There is always room in life for gritty, grimy turn-of-the-century New York City, and TNT's The Alienist (series casting: Avy Kaufman & Lucinda Syson) delivers it in spades. The series, which was adapted from Caleb Carr's 1994 novel by the same name, dives into the psyche of a mysterious serial killer who is making victims of young, male sex workers in 1896. Luke Evans plays John Moore, a newspaper illustrator who finds himself sucked into the horrifying investigation. Although the story is a work of fiction, some characters are based on real figures. So, is John Moore from The Alienist based on a real person?
Well, there's no evidence the John character is based directly from any real person in history. This doesn't mean, however, that Carr wasn't possibly inspired by some real historical individuals to create the intriguing Mr. Moore. In the novel, as well as in the series, John is an illustrator for The New York Times, rather than an investigative reporter. He is somewhat secretly brought on by his friend Dr. Laszlo Kreizler to look into the grisly serial murders of boys who work in the city's brothels. Dr. Kreizler works as an"alienist," which is a term that was used to describe what today we might call a forensic psychologist. Per The New York Times, the term comes from the idea that the mentally ill, including criminals, were 'alienated' from their rightful nature."
John's official character description from the TNT website is as follows:
"John Moore is 'handsome and indolent,' according to his friend Sara Howard, and prone to melancholy as a result of a broken engagement and the loss of his younger brother. He is a society illustrator for the New York Times and a longtime friend and former Harvard classmate of the Alienist Dr. Laszlo Kreizler and police commissioner Theodore Roosevelt. To distract Moore from salving his emotional wounds with alcohol and [sex workers], Kreizler involves him in his investigation of the brutal murders of child [sex workers]. While seeming to lack drive and meaning to his professional pursuits, Moore's social skills and charm make him an ideal accomplice to the more cerebral doctor's methods and style."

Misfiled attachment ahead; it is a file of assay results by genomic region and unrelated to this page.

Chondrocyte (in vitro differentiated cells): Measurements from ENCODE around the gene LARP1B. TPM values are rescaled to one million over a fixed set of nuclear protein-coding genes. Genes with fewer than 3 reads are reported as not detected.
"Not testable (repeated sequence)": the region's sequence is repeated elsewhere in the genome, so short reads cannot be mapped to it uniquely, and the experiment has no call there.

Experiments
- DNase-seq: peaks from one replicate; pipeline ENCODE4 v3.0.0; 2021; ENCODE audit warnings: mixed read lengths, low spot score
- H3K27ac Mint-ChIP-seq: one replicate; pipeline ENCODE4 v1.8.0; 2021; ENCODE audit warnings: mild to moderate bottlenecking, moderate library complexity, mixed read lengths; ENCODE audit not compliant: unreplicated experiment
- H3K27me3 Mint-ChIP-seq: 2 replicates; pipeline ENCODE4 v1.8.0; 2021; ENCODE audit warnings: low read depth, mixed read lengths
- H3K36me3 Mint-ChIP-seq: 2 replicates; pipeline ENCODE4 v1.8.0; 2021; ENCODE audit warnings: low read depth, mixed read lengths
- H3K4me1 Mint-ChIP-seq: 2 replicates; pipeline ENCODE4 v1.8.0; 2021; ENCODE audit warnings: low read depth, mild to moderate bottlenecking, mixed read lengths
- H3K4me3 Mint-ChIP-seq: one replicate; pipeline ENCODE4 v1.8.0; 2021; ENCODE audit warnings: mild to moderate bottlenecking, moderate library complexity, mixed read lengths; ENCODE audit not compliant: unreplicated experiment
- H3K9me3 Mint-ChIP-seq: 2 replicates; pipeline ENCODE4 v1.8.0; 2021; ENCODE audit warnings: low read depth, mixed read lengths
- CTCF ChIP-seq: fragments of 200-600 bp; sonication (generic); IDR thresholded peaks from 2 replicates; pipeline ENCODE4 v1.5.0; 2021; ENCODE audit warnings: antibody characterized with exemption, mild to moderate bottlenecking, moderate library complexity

While John Moore is a fictional creation of the novelist Carr, there are certainly some similarities between his character and another famous crime reporter from the late 1800s, named Jacob Riis. Per the Theodore Roosevelt Center, Riis was a Danish immigrant who became a social reformer and groundbreaking crime reporter and photographer for the New York Tribune, around the time The Alienist (production design, 7 episodes: Mara LePere-Schloop) is set. He is remembered for exposing the severe poverty that was taking over New York City at the end of the 19th century.
It is interesting to note that John Moore's character in The Alienist is said to be friends and former classmates with Theodore Roosevelt, who was also the police commissioner at the time and is a character in the book and the show. Riis was actually also extremely close to Roosevelt, even after the latter took the highest office in the land. Riis wrote a biography of his friend, and the TRC states that they wrote letters to one another until Roosevelt's 1914 death.
So, Riis and John both investigated crimes and their underlying social issues, worked for big New York newspapers, and were personally friendly with future president Roosevelt while he was police commissioner. Moore certainly has his own individual quirks and demons that make him a compelling fictional character, and neither Carr nor TNT point to Riis as his real-life counterpart. Regardless, The Alienist has a strong base in real New York City history.